From “The Devil and John Holmes,” Mike Sager’s 1989 Rolling Stone article about the further decline of porn star John Holmes, whose rapacious drug habit led him from adult films to even darker and more desperate corners of Tinseltown in the 1980s:
“Blood! Blood! So much blood!” Holmes was having a nightmare. Tossing and moaning, punching and kicking. “So much blood!” he groaned over and over.
Jeana was scared to death. She didn’t know what to do. Wake him? Let him scream? It was Thursday, July 2nd, 1981. After bathing at Sharon’s, Holmes had come here, to this motel in the Valley. He walked through the door, flopped on the bed, passed out.
Jeana sat very still on the edge of the bed, watching aTV that was mounted on the wall. After a while, the news. The top story was something about a mass murder. Four bodies. A bloody mess. A house on Wonderland Avenue. Jeana stood up, moved closer to the tube. “That house,” she thought. Things started to click. “I’ve waited outside that house. Isn’t that where John gets his drugs?”
Hours passed, John woke. Jeana said nothing. They made a run to McDonald’s for hamburgers. They watched some more TV. Then came the late-night news.The cops were calling it the Four on the Floor Murders. Dead were Joy Miller, Billy DeVerell, Ron Launius, Barbara Richardson. The Wonderland Gang. The murder weapon was a steel pipe with threading at the ends. Thread marks found on walls, skulls, skin. House tossed by assailants. Blood and brains splattered everywhere, even on the ceilings. The bodies were dis- covered by workmen next door; they’d heard faint cries from the back of the house: “Help me. Help me.” A fifth victim was carried out alive. Susan Launius, 25, Ron Launius’s wife. She was in intensive care with a severed finger and brain damage.The murders were so brutal that police were comparing the case to the Tate-LaBianca murders by the Manson Family.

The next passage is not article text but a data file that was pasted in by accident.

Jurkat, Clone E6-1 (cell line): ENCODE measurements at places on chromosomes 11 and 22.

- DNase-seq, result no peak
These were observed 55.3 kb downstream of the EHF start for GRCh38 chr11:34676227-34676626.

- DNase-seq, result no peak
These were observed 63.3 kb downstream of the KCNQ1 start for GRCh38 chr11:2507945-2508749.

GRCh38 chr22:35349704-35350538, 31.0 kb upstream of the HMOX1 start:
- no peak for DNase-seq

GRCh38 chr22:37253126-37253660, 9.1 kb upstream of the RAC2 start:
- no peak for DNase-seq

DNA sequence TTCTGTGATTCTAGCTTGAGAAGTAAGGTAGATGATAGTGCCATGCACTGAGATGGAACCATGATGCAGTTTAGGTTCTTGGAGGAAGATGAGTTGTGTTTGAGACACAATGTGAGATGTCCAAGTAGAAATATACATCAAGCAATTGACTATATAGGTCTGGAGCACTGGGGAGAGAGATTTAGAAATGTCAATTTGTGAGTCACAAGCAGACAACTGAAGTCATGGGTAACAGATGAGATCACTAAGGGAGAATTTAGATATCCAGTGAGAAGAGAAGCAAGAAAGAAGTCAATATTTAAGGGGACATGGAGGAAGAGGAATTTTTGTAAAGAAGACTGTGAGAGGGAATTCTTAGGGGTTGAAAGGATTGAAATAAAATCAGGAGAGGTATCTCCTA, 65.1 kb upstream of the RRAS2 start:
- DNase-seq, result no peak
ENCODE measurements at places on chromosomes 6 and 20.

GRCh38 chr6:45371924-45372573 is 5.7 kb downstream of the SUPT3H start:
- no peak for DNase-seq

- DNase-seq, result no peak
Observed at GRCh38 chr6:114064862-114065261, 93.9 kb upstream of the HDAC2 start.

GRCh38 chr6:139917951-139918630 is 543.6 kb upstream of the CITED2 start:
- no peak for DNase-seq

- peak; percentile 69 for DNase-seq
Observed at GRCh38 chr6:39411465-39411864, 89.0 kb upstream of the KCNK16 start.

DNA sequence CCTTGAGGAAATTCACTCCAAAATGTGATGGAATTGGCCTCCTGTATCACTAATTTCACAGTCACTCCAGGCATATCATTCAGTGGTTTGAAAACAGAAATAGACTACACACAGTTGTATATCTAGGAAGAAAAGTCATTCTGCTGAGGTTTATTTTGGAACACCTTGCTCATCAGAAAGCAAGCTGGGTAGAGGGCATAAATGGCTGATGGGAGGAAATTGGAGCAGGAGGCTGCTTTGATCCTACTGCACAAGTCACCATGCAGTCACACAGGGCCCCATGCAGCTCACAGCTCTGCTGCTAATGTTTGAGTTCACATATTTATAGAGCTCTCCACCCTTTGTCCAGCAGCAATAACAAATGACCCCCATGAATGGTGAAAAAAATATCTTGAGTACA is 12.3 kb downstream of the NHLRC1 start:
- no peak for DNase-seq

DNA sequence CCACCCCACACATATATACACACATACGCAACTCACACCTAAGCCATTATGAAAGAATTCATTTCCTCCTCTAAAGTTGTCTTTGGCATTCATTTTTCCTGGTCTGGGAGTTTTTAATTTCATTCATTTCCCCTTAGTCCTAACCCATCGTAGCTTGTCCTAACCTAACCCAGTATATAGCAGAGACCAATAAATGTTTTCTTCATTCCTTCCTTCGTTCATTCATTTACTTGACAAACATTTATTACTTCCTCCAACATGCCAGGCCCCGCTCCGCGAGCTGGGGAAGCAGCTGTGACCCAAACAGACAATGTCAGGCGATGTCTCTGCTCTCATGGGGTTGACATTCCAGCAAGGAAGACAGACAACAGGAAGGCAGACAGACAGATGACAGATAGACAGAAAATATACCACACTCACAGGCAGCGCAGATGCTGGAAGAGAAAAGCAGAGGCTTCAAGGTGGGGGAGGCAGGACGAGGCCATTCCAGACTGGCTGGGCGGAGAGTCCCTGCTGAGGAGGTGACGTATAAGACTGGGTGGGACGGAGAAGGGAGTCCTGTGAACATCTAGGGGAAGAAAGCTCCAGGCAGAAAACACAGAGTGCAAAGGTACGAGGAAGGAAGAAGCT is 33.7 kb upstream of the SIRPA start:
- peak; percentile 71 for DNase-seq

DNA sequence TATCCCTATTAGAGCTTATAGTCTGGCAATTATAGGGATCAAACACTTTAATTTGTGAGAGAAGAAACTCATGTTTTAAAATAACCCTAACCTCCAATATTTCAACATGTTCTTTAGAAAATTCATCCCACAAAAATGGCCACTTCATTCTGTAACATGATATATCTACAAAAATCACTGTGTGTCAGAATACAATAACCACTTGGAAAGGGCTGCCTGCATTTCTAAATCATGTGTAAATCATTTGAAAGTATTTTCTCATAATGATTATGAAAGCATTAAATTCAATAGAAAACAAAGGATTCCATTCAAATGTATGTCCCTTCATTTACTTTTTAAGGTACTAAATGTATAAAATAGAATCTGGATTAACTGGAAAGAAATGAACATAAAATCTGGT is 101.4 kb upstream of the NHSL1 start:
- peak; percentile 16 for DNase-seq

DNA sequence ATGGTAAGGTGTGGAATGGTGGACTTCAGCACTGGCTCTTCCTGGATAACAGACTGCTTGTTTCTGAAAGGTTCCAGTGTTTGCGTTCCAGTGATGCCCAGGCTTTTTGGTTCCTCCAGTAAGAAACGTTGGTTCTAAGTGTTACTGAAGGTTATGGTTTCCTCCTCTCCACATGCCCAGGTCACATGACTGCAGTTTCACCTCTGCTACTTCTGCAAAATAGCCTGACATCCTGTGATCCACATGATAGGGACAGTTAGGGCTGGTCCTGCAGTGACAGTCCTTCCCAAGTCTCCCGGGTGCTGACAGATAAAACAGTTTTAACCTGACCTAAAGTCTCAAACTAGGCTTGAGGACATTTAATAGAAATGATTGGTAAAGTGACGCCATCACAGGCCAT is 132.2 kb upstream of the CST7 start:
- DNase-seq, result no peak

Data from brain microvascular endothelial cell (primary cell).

Holmes and Jeana watched from the bed. Jeana was afraid to look at John. She cut her eyes slowly, caught his profile. He was frozen. The color drained from his face. She actually saw it. First his forehead, then his cheeks, then his neck. He went white.
Jeana said nothing. After a while, the weather report came on. She cleared her throat “John?”
“You had this dream. You know, when you were sleeping? You said something about blood.”
Holmes’s eyes bulged. He looked very scared. She’d never seen him look scared before. “Yeah, well, uh,” he said. “Um, I lifted the trunk of the car, and I gave myself a nosebleed yesterday. Don’t worry.”
Paul Thomas Anderson providing commentary for scene from the Holmes documentary Exhausted.